As we head into the weekend, we’ll leave you to ponder these burning questions: Is it counterintuitive for California to forbid people from bringing wine to restaurants that do not serve it, but permit patrons to bring wine to restaurants with the exact same bottle available for sale on their wine list? Also, who pays more in BYOB alcohol costs—North Carolina patrons bringing in eight liters of distilled spirits or New York patrons (blind item) dining at a well known restaurant with a $90 corkage fee?

Imbiblog is published for general informational purposes only and is not intended as legal advice. Copyright © 2010-2011 · All Rights Reserved ·


ABC VIOLATION ROUND-UP: Failure to Observe License Conditions

January 03, 2011

The California ABC actively enforces the alcoholic beverage laws of the state. We’ve been posting a series of “ABC Violation Round-Up” items discussing some of the violations we have seen in recent enforcement actions.

This week….. failure to observe license conditions.

The Violation: It is common for the ABC to issue a conditional license, particularly when issuing a retail license in an over-concentrated or high-crime area. A conditional license contains restrictions in excess of the rules typically applicable to a license of that type. For example, a conditional license might restrict operating hours, prohibit loitering, or restrict the sale of single cans of beer or malt liquor. If a conditional license is issued, the printed conditions must be available for review upon request by any ABC investigator and all listed conditions must be followed. Failure to comply with any condition is grounds for ABC discipline, which can include license revocation.

How to Avoid It: If you have a conditional license, make sure the printed conditions are kept in a secure place at the licensed premises and are available upon request by the ABC or other law enforcement personnel. Make sure the limitations are reviewed with all of your employees and that they understand the importance of compliance. Take particular time to review the conditions with employees who have worked at an alcoholic beverage licensee in the past. Since conditions are license-specific, they may have worked under different restrictions in their prior employment.

Petition to Remove Condition: If a conditional license has been in place for a year or more, and the grounds that led to imposition of a condition no longer exist, it may be possible to petition the ABC to have the condition removed from the license. Our firm routinely files Petitions to Remove Conditions and any of our attorneys can discuss the process with you.

Statute: California Business and Professions Code § 23804

Standard Penalty: 15 day suspension with 5 days stayed for one year. Penalties vary depending on the specific condition violated.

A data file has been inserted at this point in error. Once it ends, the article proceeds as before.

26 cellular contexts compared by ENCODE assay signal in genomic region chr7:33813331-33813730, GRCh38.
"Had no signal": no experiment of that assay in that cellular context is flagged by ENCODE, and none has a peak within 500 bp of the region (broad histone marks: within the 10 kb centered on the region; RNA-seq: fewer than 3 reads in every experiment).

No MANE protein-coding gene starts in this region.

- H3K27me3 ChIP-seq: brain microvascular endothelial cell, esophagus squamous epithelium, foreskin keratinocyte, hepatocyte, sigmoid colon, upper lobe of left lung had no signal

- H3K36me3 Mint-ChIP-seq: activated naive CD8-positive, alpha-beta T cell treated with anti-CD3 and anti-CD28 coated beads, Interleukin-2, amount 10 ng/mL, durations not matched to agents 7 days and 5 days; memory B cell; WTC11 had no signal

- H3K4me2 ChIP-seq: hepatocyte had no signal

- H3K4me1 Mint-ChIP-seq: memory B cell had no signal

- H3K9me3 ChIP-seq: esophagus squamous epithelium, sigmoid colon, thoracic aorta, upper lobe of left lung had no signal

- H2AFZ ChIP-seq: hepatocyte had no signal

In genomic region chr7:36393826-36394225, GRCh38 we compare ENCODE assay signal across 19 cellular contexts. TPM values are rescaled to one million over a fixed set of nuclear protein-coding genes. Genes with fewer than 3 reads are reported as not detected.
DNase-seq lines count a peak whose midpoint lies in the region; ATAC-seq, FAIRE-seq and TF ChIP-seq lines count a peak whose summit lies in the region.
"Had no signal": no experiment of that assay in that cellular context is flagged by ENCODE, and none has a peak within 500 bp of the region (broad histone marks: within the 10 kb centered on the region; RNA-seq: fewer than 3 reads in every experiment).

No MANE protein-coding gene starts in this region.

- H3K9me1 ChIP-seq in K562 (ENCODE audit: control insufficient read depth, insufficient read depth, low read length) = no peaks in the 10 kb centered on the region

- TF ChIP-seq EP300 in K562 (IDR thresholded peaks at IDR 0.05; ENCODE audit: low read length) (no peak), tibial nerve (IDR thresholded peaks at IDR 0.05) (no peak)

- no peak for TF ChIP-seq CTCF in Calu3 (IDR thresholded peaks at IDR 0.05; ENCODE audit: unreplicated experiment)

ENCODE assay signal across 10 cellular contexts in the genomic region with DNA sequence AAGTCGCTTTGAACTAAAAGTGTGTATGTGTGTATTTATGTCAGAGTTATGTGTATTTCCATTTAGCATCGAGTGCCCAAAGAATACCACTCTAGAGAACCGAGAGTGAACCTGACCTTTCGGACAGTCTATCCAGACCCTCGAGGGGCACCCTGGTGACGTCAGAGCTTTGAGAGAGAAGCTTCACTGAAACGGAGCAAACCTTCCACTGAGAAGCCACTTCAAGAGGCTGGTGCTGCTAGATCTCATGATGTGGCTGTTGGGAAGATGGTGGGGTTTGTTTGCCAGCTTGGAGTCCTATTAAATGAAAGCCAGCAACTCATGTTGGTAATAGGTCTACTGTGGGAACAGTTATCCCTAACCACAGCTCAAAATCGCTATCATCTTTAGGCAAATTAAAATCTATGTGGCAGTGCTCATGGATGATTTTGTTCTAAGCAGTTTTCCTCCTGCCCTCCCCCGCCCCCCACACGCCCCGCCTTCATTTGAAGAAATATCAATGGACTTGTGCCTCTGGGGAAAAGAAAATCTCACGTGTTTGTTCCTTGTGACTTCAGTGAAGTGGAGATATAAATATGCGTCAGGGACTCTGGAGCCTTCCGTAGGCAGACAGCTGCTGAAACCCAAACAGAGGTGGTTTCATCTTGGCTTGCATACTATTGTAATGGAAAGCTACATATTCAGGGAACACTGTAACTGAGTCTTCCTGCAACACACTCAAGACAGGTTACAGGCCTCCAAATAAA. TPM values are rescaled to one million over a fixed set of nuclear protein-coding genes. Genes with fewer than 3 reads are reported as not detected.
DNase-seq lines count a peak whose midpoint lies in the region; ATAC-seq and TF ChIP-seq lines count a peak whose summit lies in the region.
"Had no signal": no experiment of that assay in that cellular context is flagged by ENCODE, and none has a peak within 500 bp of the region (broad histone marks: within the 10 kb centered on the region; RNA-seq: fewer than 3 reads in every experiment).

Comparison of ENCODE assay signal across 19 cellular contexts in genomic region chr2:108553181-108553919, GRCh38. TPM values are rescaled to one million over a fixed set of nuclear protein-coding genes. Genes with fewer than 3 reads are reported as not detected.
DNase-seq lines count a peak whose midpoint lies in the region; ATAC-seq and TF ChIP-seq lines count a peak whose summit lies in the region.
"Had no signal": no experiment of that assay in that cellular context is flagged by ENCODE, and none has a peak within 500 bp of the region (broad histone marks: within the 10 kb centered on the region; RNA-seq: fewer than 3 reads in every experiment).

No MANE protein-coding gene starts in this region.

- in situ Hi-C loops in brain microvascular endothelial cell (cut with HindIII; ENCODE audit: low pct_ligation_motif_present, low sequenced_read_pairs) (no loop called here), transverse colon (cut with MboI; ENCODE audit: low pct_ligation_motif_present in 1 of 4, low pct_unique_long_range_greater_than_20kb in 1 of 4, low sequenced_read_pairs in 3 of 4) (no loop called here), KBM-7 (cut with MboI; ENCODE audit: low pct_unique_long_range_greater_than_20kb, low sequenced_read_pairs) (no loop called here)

Imbiblog is published for general informational purposes only and is not intended as legal advice. Copyright © 2010-2011 · All Rights Reserved ·


Update on New Sampling Rules at Retail Stores in California

December 07, 2010

A few weeks ago, we wrote about the new permit available to California off-premise consumption retailers that will allow suppliers to come to their premises and conduct instructional consumer tastings. The ABC just released an industry advisory with additional helpful information. The industry advisory is available here.

Imbiblog is published for general informational purposes only and is not intended as legal advice. Copyright © 2010 · All Rights Reserved ·


California Sampling at Retail Stores

November 22, 2010

Effective January 1, 2011, California off-sale retailers will be eligible for a $300 instructional tasting license that will allow wine, beer and spirits suppliers to conduct free consumer tastings on the retail premises.

The instructional tasting license will be available to most off-sale retailers. Off-sale retailers with a gas station are not eligible unless the retail store is over 10,000 sq. ft. Premises under 5,000 sq. ft. are not eligible unless 75% of gross sales on the premises are alcohol. This will tend to exclude convenience stores and small markets but will enable small wine and liquor stores to obtain the license. Permits may also be denied to retailers in “overconcentrated” areas, i.e., locations with more than the statutorily authorized number of ABC licenses.

Retailers obtaining the permit must separate the tasting area with a barrier and post signage prohibiting minors from entering the tasting area. The retailer is responsible for making sure no minors are in the tasting area and no open containers leave the tasting area. Tastings may only be conducted between the hours of 10:00 a.m. and 9:00 p.m., provided the retail license allows sale of alcohol within that time period.

The tastings must be free, and sample size is limited as follows:

Sample Limitations
Beer 8 oz. per person per day
Wine 3 tastings per person per day, 1 oz. per sample
Spirits 3 tastings per person per day, ¼ oz. per sample